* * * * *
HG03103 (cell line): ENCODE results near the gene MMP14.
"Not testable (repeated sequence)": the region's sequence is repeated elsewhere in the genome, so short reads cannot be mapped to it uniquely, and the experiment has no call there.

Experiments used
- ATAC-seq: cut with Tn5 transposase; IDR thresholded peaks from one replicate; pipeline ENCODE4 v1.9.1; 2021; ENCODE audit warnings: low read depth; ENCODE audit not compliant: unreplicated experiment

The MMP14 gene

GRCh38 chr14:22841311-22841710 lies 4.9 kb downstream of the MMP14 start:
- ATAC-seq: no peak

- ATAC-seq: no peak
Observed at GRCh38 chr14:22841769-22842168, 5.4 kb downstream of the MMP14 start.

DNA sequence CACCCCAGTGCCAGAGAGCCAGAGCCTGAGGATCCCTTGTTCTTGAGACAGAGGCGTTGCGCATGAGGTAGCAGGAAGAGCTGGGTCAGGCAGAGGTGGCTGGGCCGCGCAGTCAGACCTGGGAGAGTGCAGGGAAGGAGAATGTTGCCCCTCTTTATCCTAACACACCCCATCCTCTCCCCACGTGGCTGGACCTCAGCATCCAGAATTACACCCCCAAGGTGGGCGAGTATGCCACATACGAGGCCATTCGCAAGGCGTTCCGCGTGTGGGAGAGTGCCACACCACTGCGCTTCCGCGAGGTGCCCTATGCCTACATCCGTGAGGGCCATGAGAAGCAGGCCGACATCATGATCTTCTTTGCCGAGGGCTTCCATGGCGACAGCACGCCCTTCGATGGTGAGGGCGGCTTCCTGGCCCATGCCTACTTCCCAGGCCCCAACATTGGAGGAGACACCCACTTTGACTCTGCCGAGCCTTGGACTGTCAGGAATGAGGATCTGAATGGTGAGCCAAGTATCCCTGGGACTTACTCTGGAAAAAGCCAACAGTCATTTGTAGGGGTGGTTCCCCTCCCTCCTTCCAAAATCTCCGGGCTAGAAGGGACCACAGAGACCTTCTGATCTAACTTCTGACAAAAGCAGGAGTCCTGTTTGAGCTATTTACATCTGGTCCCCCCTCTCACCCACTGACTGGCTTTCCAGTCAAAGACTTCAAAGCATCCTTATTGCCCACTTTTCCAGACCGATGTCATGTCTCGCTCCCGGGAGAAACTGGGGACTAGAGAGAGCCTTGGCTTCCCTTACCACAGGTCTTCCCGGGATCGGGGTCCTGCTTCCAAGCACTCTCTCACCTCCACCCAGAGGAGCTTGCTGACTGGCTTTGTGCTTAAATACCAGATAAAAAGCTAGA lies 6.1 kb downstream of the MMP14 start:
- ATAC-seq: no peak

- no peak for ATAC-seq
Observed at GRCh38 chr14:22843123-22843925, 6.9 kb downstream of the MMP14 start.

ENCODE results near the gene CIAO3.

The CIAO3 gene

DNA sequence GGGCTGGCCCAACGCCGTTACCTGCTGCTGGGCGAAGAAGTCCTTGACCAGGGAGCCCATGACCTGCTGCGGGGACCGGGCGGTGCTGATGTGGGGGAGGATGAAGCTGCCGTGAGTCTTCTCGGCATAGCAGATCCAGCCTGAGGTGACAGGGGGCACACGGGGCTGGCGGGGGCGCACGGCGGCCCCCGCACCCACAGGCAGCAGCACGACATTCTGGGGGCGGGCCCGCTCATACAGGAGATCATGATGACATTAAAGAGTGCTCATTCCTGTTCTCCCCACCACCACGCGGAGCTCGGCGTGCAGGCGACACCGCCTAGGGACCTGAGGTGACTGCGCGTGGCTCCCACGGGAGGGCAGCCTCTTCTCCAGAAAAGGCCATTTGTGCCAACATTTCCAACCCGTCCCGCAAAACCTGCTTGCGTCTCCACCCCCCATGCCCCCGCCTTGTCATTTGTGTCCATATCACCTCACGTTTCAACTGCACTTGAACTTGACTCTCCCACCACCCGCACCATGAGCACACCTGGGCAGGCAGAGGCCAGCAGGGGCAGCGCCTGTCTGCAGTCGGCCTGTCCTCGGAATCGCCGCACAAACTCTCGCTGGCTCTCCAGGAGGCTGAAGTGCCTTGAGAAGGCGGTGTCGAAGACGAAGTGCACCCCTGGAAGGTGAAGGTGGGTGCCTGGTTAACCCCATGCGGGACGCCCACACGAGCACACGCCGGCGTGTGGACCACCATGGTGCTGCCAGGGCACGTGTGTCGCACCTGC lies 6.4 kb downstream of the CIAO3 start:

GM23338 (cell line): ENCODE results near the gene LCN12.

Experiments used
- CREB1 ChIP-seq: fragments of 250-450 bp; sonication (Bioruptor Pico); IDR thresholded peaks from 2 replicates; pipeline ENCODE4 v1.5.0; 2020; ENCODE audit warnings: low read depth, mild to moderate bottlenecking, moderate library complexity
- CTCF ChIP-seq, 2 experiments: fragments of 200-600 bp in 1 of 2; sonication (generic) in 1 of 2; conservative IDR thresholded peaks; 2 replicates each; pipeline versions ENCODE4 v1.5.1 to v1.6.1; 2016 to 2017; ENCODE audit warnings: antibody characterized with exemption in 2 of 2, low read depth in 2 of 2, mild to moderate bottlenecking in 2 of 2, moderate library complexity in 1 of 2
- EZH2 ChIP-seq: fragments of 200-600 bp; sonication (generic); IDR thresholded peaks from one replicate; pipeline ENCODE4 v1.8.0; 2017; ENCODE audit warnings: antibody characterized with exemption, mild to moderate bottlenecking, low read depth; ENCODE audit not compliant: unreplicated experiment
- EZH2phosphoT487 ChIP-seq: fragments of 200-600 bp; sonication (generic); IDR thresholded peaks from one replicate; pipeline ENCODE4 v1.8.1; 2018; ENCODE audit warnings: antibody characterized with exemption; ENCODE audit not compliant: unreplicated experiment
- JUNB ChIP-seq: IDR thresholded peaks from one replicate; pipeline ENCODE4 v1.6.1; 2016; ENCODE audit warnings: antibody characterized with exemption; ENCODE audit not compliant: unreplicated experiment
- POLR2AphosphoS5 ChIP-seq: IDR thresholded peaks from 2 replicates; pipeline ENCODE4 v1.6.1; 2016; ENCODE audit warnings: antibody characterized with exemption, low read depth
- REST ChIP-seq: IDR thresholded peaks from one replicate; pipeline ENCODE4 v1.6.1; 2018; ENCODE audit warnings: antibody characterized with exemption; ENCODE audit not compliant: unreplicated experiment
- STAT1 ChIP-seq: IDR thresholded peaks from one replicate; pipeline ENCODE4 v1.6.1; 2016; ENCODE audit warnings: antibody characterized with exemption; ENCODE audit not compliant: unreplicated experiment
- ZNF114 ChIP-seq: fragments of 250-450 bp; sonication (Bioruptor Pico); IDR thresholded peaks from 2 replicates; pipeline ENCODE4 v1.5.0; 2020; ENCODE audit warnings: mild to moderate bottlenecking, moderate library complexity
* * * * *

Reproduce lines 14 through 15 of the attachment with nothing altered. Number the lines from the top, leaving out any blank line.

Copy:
ENCODE results near the gene CIAO3.

The CIAO3 gene